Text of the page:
I'm planning to OC my system for the 1st time and I need your help.
Thank's to this great forum I have learned allot and I want to speed up my pc a bit. I have read almost everything now on the forum about OCíng but im a bit confused about 1 thing. 1st my specs:
Let's say I want to get my speed up to 2.8 GHZ.
That would mean I have to change the FSB from 333 to 400 Mhz.
But from what I understand my RAM only can go to 333 Mhz. So does this mean I need to buy 2 GB DDR2-800? So it will run 1:1.
Or can I just change the FSB to 400 and lower/higher my RAM so my DRAM:FSB will run at something else than 1:1.
OR maybe you guy's have some better advise for me wich I haven't thought of.
If the above link is the the MSI MS-7366 nVIDIA nForce 7050-610i (MCP73V) you listed, I highly doubt your board will overclock at all.
I had an E6550 in an Asus p5b se motherboard with 2gbs of A-data ddr2 800 ram and I was unable to overclock my processor by even 1mhz, 334 fsb was unstable. The Asus p5b se along with your board is actually overclocked to allow 1333mhz fsb. Your board is one step worse because according to my above link, 667 is the max speed for RAM.
I'm not saying its impossible, just that its highly unlikely you will even get 2.8ghz. You should just adjust the fsb up to 340 or so to see if thats even stable, if it is then inch it up higher. My old p5b se was able to post all the way up to 2.7ghz but it failed in any 3d application (blue screen).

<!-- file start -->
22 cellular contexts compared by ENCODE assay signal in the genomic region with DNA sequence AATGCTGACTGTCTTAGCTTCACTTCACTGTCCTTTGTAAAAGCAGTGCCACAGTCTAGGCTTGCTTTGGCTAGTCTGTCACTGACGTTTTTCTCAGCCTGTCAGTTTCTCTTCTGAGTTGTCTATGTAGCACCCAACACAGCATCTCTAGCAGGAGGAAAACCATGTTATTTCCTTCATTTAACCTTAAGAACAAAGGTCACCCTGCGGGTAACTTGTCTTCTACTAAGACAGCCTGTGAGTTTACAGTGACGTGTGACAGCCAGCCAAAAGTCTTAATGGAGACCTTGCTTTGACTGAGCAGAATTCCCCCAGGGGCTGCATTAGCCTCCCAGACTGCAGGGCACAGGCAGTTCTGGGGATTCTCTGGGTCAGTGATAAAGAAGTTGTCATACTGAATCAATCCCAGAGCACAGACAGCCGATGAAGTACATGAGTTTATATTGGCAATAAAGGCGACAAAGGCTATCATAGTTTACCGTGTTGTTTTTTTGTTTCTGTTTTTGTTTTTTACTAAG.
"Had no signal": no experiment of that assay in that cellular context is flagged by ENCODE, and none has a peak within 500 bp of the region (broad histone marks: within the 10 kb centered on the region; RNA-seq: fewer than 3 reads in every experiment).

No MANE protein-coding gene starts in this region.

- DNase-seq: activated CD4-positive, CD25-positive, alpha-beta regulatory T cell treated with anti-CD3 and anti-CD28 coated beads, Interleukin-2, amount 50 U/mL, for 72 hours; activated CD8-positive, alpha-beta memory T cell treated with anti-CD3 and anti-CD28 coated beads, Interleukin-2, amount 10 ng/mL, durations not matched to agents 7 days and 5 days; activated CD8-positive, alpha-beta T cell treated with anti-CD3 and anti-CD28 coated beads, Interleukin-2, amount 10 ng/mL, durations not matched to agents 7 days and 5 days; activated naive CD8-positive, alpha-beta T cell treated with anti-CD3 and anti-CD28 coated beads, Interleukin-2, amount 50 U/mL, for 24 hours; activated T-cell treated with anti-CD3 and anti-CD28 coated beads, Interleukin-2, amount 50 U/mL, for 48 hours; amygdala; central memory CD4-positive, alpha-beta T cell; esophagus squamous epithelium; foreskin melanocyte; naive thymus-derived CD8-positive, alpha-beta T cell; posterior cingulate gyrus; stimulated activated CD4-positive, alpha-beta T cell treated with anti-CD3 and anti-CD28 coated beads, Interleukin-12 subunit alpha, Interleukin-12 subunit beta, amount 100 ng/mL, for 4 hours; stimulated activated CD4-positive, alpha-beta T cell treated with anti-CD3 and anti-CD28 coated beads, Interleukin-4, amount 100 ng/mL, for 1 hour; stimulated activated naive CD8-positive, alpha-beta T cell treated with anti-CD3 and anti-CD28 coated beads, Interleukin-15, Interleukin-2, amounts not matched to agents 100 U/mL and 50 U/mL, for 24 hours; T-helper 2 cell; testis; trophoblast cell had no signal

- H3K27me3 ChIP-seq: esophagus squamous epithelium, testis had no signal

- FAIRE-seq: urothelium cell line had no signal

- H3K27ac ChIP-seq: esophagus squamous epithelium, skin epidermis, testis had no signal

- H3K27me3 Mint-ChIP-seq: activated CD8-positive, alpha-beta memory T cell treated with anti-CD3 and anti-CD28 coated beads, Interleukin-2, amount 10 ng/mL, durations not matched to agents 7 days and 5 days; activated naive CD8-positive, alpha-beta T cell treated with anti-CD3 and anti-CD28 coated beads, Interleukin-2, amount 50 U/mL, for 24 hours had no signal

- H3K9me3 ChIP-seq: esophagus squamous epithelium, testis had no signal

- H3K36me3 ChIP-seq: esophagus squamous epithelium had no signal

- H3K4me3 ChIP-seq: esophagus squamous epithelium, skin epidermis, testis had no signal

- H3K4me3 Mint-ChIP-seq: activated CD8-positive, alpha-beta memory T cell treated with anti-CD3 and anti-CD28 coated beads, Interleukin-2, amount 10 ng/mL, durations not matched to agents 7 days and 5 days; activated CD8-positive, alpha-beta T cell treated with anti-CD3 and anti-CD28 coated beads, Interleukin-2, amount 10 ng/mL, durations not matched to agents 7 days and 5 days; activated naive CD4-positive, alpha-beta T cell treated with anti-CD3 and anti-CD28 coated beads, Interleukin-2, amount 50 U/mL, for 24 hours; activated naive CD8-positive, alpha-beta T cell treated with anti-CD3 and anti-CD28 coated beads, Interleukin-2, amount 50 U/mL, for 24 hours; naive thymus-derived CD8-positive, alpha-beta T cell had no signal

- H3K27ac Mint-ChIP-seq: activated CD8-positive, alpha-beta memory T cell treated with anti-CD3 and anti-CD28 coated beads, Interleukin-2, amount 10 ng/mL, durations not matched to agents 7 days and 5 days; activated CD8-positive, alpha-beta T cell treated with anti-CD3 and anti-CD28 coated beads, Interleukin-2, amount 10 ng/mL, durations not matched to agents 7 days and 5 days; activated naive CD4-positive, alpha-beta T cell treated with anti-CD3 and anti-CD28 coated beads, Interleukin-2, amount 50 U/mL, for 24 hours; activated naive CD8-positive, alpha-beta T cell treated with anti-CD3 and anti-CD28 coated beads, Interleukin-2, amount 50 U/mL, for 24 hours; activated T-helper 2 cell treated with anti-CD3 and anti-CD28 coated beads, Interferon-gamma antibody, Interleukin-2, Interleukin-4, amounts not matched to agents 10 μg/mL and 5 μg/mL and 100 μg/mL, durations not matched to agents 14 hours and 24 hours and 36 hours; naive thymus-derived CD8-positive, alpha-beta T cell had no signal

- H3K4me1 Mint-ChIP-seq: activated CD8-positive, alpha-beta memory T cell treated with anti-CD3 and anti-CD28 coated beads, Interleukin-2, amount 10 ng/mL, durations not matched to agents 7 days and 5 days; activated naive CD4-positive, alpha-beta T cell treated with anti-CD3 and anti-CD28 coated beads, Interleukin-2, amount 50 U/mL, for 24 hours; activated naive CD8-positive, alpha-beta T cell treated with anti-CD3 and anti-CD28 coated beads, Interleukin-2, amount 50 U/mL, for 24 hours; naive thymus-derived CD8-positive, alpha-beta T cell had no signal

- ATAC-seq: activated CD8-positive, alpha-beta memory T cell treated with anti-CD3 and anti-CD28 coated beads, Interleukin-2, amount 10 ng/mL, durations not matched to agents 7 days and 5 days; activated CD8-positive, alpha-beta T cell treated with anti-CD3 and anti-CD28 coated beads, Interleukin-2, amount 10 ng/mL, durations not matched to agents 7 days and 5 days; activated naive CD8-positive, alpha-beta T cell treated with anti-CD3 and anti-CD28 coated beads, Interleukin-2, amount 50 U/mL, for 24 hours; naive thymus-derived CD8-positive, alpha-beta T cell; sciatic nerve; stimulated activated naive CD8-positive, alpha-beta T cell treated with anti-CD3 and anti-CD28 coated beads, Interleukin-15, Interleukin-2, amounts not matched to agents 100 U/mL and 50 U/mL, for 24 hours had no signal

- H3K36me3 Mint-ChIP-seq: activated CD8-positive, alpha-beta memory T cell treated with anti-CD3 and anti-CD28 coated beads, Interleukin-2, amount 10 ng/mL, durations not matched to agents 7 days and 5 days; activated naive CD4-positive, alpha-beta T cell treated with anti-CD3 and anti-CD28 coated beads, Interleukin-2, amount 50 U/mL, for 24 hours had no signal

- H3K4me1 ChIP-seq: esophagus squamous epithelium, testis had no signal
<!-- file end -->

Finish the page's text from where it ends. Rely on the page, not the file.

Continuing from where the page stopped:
In my case i'm 100% certain my motherboard prevented me from overclocking because once I switched to an Asus P5Q Pro, I was able to overclock it to 476fsb, 100% stable in prime 95 for 36hours. But I was only running 2gb of ram so I upgraded to 4gb of OCZ platinum 1066. With my new ram i have 501fsb (3.507ghz stable).
The memory bus and FSB are independent, so you can speed up your FSB and leave the memory bus speed unchanged. However, I wouldn't expect a lot from this low-end MB. I wouldn't expect it to be able to go to 1600MHz FSB. Also, it look like it only supports single-channel memory bus operation, which means that for a 1:1 ratio (so your RAM keeps up with your FSB), you will have to run the memory DIMMs at the same speed as the FSB, not at 1/2 the speed as with most systems. Thus, even for a non-OC'd CPU at 1333MHz FSB, you would need to run your RAM at DDR2-1333 to keep up. This is pretty much impossible, so even without overclocking, your CPU performance will be slowed down somewhat by waiting for data from the RAM. If you plan on OCing in the future, think about getting an Intel-chipset-based MB that supports dual-channel memory operation.